Reduce, reuse and recycle during the holiday season

Gift with christmas tree and candy isolated on white background

CLARK COUNTY — During the holidays, Americans will generate about one million extra tons of garbage each week. This waste is often gift packaging, wrapping paper and leftover food.

Fortunately, you can reduce, reuse and recycle during the holiday season without cutting back on holiday cheer, according to Sally Fisher, environmental outreach specialist with Clark County Public Health.


Follow these tips if you dream of a green Christmas:

  • Take inventory of things you no longer use and donate old toys and clothing to a thrift store before you buy more. Even if the clothes can no longer be worn, thrift stores will generally sell them to textile recyclers.
  • Remember to bring reusable bags on your shopping trips.
  • Consider gift bags or baskets or a reusable bag, all of which can be used year after year, instead of wrapping paper.
  • Rechargeable batteries are a gift that keeps those holiday toys and gadgets running. They greatly reduce the number of batteries thrown into the landfill.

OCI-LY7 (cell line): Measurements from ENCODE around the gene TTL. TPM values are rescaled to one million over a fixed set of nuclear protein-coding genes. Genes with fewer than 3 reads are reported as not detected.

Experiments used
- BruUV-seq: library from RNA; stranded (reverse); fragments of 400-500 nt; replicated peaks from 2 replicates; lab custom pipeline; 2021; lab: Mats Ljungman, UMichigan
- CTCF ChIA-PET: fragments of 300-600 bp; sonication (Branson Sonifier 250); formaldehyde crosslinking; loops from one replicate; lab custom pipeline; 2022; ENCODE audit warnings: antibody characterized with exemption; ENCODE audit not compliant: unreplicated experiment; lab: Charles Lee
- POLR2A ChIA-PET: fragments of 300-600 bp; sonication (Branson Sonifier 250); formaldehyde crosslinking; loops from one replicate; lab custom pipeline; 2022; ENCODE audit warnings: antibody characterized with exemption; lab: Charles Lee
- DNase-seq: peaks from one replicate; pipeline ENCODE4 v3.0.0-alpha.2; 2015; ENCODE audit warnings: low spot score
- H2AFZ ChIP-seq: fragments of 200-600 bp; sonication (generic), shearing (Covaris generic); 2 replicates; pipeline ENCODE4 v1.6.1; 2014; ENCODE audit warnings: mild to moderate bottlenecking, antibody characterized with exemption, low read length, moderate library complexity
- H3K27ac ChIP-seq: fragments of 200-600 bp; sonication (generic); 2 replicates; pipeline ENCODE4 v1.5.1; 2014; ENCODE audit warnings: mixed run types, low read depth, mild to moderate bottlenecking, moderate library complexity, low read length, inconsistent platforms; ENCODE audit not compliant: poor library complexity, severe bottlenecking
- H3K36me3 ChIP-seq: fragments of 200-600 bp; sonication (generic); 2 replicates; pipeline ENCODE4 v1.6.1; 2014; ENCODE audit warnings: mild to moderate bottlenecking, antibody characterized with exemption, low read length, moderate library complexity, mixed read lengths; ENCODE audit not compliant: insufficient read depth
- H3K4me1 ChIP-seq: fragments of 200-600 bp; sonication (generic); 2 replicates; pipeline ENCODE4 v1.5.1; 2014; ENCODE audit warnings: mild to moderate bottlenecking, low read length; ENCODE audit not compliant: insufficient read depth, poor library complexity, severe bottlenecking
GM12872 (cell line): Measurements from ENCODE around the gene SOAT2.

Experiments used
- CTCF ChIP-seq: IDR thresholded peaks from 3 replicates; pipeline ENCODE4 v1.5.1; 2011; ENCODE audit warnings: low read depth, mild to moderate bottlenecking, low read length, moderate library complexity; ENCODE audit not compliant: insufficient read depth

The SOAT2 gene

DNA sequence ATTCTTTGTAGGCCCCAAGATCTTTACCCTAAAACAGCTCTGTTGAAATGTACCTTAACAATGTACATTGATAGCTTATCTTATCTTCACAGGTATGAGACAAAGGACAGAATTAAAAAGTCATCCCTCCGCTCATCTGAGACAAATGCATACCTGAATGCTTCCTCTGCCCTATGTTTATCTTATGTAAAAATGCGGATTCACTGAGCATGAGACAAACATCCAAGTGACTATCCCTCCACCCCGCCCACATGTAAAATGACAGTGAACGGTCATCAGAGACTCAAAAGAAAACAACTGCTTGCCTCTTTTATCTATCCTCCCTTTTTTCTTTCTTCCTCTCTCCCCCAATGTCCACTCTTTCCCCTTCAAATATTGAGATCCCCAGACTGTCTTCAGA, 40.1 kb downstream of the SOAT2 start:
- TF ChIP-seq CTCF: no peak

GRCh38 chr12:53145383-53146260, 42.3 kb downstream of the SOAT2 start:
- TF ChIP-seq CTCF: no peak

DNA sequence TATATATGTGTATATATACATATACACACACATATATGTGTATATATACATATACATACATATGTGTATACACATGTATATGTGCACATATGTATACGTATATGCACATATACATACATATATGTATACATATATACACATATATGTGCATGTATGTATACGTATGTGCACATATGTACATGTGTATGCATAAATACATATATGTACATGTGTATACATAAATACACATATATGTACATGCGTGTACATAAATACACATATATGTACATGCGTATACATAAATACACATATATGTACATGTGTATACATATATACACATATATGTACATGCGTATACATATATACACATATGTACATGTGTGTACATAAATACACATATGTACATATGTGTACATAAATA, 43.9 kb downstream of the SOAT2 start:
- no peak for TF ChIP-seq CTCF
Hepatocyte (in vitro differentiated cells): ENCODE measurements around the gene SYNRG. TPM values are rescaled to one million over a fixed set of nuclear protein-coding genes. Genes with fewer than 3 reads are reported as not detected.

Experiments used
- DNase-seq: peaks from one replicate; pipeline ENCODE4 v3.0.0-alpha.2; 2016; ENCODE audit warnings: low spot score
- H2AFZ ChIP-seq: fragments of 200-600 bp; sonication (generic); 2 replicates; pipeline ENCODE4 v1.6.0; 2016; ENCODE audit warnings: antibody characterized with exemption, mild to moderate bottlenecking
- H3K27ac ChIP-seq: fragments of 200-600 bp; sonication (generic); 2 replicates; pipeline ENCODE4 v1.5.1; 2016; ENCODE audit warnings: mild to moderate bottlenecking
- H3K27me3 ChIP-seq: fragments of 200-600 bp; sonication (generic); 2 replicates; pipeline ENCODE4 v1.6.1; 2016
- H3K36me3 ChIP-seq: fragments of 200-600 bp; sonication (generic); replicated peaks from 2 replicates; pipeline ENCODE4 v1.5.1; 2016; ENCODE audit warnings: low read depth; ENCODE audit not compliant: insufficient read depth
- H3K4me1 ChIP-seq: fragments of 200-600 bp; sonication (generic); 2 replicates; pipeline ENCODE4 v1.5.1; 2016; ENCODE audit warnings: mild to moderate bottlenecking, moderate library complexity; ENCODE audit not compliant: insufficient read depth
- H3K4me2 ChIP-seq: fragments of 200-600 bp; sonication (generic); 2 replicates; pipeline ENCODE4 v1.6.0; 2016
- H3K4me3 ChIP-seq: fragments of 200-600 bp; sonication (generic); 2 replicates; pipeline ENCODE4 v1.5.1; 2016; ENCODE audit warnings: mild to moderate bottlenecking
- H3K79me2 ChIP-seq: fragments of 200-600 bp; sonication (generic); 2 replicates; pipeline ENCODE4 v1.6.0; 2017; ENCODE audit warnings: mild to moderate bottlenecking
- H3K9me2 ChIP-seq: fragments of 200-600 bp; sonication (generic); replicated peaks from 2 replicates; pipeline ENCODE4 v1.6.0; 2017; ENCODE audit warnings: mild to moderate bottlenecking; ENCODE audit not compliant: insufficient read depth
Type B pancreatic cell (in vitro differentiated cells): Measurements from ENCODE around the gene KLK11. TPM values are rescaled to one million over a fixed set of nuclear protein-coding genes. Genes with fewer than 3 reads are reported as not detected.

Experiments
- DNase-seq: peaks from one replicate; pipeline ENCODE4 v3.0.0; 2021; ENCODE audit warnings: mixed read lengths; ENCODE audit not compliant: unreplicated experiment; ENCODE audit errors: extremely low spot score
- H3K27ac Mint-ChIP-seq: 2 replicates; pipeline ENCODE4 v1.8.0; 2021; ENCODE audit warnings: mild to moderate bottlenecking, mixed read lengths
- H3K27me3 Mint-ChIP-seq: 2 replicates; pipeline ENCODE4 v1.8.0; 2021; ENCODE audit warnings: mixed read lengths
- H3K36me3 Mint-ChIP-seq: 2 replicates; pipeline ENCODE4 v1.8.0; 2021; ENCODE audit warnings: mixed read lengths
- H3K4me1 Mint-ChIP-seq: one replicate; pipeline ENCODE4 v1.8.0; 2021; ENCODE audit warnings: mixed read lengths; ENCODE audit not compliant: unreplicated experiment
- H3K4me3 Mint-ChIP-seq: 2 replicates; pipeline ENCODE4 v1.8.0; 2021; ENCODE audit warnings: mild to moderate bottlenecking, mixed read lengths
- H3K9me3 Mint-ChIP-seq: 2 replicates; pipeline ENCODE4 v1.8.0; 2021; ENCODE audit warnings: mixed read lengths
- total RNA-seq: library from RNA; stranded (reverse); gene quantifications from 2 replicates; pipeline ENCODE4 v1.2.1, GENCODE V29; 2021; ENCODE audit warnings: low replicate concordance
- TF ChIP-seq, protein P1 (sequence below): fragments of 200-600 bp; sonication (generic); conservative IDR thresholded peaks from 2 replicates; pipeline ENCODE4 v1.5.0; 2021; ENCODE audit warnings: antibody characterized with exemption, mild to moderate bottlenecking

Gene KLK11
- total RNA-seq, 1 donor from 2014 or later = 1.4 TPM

• If Santa deemed you nice and left you a new flat-screen TV, tablet, smartphone or other electronic gadget, be sure to responsibly e-cycle your old technology. Many nonprofits will accept working cell phones and computers. Visit www.recyclingA-Z.com for more details.
  • Rather than mailing paper holiday cards, consider sending e-cards or an e-newsletter. Recycle paper cards you receive.
  • Food for thought: Thirteen percent of landfill waste is food and an estimated 36 million tons of food waste went to U.S. landfills in 2015. This holiday season, buy only what you need, share extra food and plan to use leftovers.

Colorful red gifts with Christmas balls isolated on white“Make your New Year’s resolution to practice the three Rs every day: Reduce, reuse and recycle,” Fisher said.

This information was provided by Clark County Public Health.

 

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About The Author

Joanna Nicole Yorke is a 2010 graduate of the Edward R. Murrow School of Communication at Washington State University in Pullman. She has a bachelor's degree in journalism with a minor in political science. Yorke is a Clark County native, growing up on her family's 12-acre farm in La Center where her family still resides today. She was previously a reporter at The Reflector Newspaper, covering the city of Battle Ground, the Battle Ground School District and a variety of other areas and topics.

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